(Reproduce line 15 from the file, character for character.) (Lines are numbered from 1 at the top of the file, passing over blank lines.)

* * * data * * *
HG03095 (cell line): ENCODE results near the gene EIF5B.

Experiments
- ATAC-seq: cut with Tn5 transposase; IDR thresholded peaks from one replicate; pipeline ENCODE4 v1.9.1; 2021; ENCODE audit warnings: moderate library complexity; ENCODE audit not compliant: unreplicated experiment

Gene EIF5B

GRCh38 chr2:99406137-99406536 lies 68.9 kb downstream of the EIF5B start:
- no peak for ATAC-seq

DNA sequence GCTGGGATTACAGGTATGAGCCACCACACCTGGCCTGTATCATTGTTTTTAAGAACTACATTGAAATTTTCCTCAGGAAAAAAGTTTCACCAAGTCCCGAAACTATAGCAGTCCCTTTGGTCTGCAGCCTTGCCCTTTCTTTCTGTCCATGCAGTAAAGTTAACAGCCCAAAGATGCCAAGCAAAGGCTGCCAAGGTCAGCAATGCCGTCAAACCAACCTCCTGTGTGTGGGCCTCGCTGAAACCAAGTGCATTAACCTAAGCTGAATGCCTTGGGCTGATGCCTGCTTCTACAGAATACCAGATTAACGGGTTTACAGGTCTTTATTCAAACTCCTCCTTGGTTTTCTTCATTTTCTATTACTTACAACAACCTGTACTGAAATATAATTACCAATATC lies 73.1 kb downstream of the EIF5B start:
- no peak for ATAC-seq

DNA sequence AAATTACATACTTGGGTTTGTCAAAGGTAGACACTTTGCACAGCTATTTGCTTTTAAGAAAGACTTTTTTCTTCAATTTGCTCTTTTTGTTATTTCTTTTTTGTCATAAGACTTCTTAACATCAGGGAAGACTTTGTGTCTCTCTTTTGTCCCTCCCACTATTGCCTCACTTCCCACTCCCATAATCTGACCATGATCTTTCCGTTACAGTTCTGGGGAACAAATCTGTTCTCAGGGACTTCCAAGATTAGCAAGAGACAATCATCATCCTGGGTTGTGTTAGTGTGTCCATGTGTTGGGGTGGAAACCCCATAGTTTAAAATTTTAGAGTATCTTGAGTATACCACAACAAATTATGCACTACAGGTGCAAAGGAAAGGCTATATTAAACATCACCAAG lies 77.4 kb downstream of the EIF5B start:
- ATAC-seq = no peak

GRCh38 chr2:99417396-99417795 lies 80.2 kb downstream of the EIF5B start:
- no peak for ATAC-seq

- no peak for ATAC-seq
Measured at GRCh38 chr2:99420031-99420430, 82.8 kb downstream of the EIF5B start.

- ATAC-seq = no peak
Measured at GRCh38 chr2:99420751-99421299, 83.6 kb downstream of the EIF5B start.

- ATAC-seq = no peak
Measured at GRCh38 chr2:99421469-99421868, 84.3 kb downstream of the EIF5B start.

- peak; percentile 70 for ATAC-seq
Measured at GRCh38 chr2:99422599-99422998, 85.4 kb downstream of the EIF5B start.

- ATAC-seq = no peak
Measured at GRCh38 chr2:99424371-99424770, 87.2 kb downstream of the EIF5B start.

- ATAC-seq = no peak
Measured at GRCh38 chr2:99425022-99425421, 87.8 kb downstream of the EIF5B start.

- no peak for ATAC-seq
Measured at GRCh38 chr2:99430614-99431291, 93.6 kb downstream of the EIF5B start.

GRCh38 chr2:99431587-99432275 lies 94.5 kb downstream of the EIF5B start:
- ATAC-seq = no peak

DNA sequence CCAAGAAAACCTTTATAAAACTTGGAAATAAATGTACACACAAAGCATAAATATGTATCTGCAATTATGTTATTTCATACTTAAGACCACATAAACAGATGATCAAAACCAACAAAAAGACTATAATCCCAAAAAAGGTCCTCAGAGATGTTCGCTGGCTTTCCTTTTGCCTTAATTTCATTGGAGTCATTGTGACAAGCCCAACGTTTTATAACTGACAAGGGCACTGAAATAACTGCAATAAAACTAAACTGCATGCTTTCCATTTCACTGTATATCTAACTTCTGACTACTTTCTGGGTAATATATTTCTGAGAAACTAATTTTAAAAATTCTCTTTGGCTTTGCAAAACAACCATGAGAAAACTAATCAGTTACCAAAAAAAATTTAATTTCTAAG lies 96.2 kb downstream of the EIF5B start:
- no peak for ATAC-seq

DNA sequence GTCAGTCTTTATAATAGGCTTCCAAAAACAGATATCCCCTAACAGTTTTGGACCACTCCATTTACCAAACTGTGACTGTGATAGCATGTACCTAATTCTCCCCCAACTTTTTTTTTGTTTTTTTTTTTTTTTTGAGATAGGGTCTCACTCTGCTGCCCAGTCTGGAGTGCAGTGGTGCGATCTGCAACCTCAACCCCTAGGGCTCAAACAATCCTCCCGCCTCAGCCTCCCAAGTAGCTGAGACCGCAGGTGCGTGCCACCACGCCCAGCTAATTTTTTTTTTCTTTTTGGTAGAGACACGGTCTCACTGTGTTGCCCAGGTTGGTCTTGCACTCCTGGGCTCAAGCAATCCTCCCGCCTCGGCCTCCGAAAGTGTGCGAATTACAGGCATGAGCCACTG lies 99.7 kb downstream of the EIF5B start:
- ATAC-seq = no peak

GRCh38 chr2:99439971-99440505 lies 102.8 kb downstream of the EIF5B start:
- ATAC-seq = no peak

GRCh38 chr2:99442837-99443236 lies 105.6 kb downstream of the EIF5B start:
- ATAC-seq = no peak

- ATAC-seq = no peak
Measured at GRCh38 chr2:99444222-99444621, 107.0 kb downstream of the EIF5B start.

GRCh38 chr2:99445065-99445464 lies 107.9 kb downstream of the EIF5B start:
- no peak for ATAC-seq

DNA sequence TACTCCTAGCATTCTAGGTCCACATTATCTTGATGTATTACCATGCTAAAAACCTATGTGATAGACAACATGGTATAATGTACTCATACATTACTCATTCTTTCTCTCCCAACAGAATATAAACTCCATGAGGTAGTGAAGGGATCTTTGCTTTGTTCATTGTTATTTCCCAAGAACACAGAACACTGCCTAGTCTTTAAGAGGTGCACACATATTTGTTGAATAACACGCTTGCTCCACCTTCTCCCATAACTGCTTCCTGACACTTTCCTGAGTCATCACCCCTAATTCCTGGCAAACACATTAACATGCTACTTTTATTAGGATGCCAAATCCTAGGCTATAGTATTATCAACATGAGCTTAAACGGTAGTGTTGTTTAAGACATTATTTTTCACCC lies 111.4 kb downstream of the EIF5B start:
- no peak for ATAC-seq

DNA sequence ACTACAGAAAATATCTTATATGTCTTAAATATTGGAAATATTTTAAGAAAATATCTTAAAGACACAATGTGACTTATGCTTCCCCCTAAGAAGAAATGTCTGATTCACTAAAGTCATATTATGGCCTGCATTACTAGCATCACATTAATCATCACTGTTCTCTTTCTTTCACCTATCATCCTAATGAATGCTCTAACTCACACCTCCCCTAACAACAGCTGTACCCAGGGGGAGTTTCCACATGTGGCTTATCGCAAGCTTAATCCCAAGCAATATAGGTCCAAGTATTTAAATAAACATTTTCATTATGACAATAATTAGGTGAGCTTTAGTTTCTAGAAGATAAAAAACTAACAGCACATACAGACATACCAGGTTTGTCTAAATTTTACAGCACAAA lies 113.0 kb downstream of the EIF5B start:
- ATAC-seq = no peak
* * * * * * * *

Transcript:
- ATAC-seq = no peak